This short film depicts Canada as it was a hundred years ago, as seen through the paintings of artist and adventurer Cornelius Krieghoff. The changing seasons, the Quebec countryside, village life — all were an unending inspiration to Krieghoff.
The paintings of Jean-Paul Riopelle are known around the world. But the painter himself remains private, inaccessible. This documentary attempts to learn more about the man behind the artist, the creative genius behind the work. As we follow him in his day-to-day activities, we see him working in his studio, relaxing with his friends, attending an exhibition of his paintings, and hunting and fishing in the heart of the Quebec wilderness--a source of deep and continuing inspiration for him.
In this short film from the I Can Make Art Like... series, a group of Grade 6 students are inspired by Maud Lewis, the celebrated Nova Scotian folk artist who painted scenes of country life. With the help of artist Kyle Jackson, they create a folk art painting of their own downtown neighbourhood. Informative, touching and filled with the magic of creation, this film shows both the power and simple pleasure of folk art.
For Miller Brittain, variously described as a mystic, a war hero, a madman and a drunk, there was only one constant--art. Born in Saint John, New Brunswick, in 1912, he painted most of the time in or near that city. Personal, social and religious upheavals were all reflected in his art, in aching, obsessive works that people didn't understand, and much of the time didn't buy, though now they are worth thousands. The film is a powerful reconstruction of the life and career of this misunderstood Maritime painter, and his relation to other Canadian artists.
Alex Colville is recognized as one of Canada's most important artists. His realist works hang in major collections across the country and abroad. This production looks at his early years in Amherst, at university and his experiences as a war artist during the Second World War. Many of his paintings are shown and Colville talks about his work and the role of the artist in society. This filmstrip shows, as well, the influences on Colville's paintings.
This short film encapsulates the life of P.K. Page, a Canadian woman who has reached international stature as both a painter and a poet. Through an exploration of her life and art, the film shows how her powerful works have extended beyond their inherent confines into the realms of anthropology and ecology.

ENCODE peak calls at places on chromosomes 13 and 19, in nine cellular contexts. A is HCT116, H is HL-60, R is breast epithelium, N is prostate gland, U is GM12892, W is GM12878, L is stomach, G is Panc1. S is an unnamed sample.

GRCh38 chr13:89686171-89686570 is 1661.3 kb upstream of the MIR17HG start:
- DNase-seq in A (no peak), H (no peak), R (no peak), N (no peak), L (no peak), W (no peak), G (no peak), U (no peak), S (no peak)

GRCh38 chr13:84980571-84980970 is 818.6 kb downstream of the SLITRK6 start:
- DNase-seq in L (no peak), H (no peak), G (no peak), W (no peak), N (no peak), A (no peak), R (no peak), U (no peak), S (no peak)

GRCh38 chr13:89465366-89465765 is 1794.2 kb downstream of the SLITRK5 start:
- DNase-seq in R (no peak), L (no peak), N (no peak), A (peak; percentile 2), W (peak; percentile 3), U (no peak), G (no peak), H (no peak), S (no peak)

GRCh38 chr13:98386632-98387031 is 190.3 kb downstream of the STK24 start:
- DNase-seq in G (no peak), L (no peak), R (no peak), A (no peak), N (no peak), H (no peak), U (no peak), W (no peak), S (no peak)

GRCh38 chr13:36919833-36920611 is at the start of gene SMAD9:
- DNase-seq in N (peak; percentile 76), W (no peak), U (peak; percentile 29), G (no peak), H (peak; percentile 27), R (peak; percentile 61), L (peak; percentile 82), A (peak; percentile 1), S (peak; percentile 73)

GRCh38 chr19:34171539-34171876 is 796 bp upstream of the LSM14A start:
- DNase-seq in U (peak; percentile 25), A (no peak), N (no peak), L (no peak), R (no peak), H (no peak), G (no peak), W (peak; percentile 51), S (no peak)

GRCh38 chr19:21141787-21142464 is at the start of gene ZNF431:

This short film introduces us to the "automatistes," followers of an abstract art form that developed in Montreal. The movement, initiated by Paul-Émile Borduas, is explained by the artists themselves when narrator Bruce Ruddick drops in at their cooperative studio. The film also captures painter Paterson Ewen at his home and joins the crowd at L'Échouerie, the artists' rendezvous spot. Dr. Robert Hubbard, chief curator of the National Gallery of Canada, comments on non-objective art in general and automatism in particular.
This short documentary focuses on prairie sculptor Joe Fafard. If there's one thing Joe knows, it's cows. He knows the way they tuck in their forelegs to lie down to ruminate and the way a calf romps in the barnyard. He also knows his friends and neighbours in the farming community of Pense, Saskatchewan—and he sculpts them all in clay, as eloquent and quirky miniatures. Joe's work has been exhibited throughout Canada as well as in Paris and New York, and this film offers a glimpse into his process, his aesthetic, and the charming prairie community in which he lives.
In this feature documentary, art and business collide with a look at how artists and artistic integrity achieve success in the marketplace. Sketches on artists and the art world are combined with exploration by the filmmaker of his own relationship to art. The film features artists General Idea, Mendelson Joe, Jack Pollock, Arnold Edinborough, Vera Frenkel, Colette Whiten, David Buchan and Pat Fleisher.
This documentary follows Haida artist Bill Reid, from British Columbia. A jeweller and wood carver, he works on a traditional Haida totem pole. We watch the gradual transformation of a bare cedar trunk into a richly carved pole to stand on the shores of the town of Skidegate, in the Queen Charlotte Islands of B.C.
Ages 12 to 17
Arts Education - Visual Arts
History - Early Colonization/Settlement
Social Studies - Social History
Have students comment on Cornelius Krieghoff’s artistic style. Discuss how his paintings contributed to our knowledge of the habitants’ history and lifestyle. Research the life and works of various Canadian artists, including Krieghoff, showing their influences on Canadian art and culture.